In this blog, I want to share my thoughts on diversity, why it matters in medicine, especially in cardiology.
Why does diversity matter in medicine?
We all are seeing more and more diverse patients, especially in the United States, where “minorities” who come from various backgrounds and cultures constitute a significant proportion of our patients, yet there remain significant disparities across various levels of social life and health care.
While the language is key in order to provide effective communication between patients and physicians, optimal care should be provided to all patients, irrespective of their origin or language proficiency. Interpreters can help in person or using online resources.
Understanding the Culture
In addition to the language, culture differs significantly between various populations, even those speaking the same language might have different cultures. This is an important part of the patient-physician relationship. One example of how to improve that would be that we try to talk briefly with our patients about their preferences and what is important to them, especially when it comes to goals of care.
Diversity in the Workplace
The importance of culture and diversity in the workplace is tremendous; not only does it add to the various perspective each physician has on the discussion table or their different approaches in taking care of patients, but also it familiarizes our patients with our diverse workforce. With that being said, seeing more women in cardiology, and cardiologists of various backgrounds is crucial to deliver that message.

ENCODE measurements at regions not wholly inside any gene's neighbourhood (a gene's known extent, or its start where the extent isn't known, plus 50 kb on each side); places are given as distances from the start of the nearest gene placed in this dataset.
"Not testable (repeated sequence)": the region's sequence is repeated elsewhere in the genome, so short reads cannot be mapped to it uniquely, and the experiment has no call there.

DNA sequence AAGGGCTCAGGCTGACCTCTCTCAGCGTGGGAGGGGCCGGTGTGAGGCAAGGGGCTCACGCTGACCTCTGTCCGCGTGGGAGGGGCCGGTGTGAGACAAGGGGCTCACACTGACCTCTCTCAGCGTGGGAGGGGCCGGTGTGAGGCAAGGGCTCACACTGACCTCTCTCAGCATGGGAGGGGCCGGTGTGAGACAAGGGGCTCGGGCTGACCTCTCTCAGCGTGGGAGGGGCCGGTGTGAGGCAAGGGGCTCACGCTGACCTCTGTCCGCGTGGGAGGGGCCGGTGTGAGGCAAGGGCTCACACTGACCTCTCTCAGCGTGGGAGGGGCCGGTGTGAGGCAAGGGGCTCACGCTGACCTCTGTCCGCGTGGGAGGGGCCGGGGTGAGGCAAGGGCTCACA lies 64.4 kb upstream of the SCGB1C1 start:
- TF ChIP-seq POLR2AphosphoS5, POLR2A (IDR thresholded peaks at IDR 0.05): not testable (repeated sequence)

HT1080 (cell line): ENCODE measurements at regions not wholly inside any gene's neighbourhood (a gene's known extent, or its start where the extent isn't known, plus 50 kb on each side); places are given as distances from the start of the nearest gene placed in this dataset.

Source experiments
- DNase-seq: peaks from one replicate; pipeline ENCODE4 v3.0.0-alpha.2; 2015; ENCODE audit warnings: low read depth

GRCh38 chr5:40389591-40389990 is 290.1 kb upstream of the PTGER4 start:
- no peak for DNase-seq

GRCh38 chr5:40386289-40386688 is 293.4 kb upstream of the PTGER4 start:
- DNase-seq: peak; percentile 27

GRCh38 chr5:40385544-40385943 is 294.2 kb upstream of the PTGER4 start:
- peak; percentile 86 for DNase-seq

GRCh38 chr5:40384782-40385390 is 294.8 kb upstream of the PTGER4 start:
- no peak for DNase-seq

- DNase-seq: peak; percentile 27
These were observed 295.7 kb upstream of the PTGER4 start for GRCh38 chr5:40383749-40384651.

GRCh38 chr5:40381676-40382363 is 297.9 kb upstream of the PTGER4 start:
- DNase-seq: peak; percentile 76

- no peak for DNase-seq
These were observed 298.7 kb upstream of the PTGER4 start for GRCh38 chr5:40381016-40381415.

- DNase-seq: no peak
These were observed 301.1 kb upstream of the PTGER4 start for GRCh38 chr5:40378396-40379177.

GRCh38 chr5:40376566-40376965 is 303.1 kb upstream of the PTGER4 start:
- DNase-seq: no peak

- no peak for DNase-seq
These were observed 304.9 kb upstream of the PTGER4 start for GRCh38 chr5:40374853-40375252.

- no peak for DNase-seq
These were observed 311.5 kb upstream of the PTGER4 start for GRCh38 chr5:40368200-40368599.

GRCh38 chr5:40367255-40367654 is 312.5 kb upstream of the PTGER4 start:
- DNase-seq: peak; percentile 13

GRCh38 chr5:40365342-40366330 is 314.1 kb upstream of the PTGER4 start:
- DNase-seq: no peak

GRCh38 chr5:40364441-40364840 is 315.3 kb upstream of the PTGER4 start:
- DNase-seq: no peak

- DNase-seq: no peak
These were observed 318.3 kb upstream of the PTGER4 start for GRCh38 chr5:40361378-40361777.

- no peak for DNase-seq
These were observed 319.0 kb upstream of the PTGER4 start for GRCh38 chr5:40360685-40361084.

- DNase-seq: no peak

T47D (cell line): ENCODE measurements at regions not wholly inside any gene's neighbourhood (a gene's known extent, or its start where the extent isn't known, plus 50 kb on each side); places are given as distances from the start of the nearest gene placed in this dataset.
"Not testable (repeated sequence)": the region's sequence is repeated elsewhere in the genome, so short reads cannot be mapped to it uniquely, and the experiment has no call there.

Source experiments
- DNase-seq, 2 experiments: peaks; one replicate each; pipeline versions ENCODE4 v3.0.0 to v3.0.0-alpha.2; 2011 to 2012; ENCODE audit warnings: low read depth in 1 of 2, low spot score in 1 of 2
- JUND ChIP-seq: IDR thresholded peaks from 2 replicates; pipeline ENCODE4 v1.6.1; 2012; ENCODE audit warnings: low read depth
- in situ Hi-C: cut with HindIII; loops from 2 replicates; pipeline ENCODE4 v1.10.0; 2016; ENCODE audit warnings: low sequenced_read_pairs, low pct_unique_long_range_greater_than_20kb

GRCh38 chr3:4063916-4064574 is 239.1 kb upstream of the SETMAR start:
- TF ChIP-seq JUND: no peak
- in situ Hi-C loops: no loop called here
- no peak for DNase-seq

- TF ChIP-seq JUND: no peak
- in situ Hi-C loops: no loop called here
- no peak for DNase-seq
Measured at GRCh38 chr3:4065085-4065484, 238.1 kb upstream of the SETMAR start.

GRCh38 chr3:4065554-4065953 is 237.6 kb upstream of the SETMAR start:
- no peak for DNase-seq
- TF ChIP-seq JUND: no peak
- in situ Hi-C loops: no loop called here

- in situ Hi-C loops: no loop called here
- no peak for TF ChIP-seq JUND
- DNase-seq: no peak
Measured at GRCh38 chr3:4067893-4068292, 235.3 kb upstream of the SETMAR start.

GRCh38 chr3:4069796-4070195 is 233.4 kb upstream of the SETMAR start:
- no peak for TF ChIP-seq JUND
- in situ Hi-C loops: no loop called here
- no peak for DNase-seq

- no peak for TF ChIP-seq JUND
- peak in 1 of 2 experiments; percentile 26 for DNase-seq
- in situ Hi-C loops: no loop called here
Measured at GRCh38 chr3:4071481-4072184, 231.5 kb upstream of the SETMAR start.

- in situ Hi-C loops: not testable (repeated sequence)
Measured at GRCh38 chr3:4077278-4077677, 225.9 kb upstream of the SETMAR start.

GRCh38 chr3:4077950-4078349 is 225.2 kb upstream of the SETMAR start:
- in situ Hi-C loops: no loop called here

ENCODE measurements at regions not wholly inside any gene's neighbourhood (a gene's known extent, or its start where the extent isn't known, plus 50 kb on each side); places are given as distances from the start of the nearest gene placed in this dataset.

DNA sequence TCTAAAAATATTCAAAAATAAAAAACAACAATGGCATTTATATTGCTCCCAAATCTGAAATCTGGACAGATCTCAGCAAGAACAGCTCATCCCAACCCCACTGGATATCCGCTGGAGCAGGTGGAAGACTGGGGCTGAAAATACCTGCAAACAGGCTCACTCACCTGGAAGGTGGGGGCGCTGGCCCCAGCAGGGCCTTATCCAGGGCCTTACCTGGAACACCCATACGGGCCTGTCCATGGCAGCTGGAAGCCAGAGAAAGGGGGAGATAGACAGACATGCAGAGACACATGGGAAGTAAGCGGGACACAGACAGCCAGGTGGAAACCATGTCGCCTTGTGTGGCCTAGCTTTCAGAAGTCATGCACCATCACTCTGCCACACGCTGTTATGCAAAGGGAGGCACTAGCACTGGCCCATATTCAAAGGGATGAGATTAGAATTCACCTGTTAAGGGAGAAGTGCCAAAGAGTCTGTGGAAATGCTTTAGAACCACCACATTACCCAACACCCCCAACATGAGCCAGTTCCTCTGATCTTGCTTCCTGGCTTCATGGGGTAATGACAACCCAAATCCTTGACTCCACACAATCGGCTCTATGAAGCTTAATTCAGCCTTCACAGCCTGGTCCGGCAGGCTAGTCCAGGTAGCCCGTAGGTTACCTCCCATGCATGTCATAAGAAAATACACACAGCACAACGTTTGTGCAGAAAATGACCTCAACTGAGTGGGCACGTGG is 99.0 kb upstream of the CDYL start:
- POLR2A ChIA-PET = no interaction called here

What are our leading societies doing to promote diversity?
Thankfully, our leading societies, in medicine, cardiology, and other specialties, have recognized the impact of diversity on the workforce and its role in taking care of the growing diverse population we have been seeing. The American Heart Association (AHA) and American College of Cardiology (ACC) among other societies have continued to work relentlessly to advocate for our patients, fight structural racism and health inequity while promoting diversity and inclusion in the cardiology workforce [1,2]. With that being said, having mentors from similar backgrounds helps juniors find role models to look up to, including students, residents, and maybe fellows who have just started their journey and looking for guidance. Talking about my own experience, I have had mentors from various backgrounds, including my background, and this helped me in so many different ways. I do believe our cardiology community has amazing leaders and role models, and together we can make the future brighter for everyone!!
- AHA website: Diversity and inclusion https://www.heart.org/en/about-us-shared/diversity-inclusion
- ACC Diversity and inclusion https://www.acc.org/about-acc/diversity-and-inclusion
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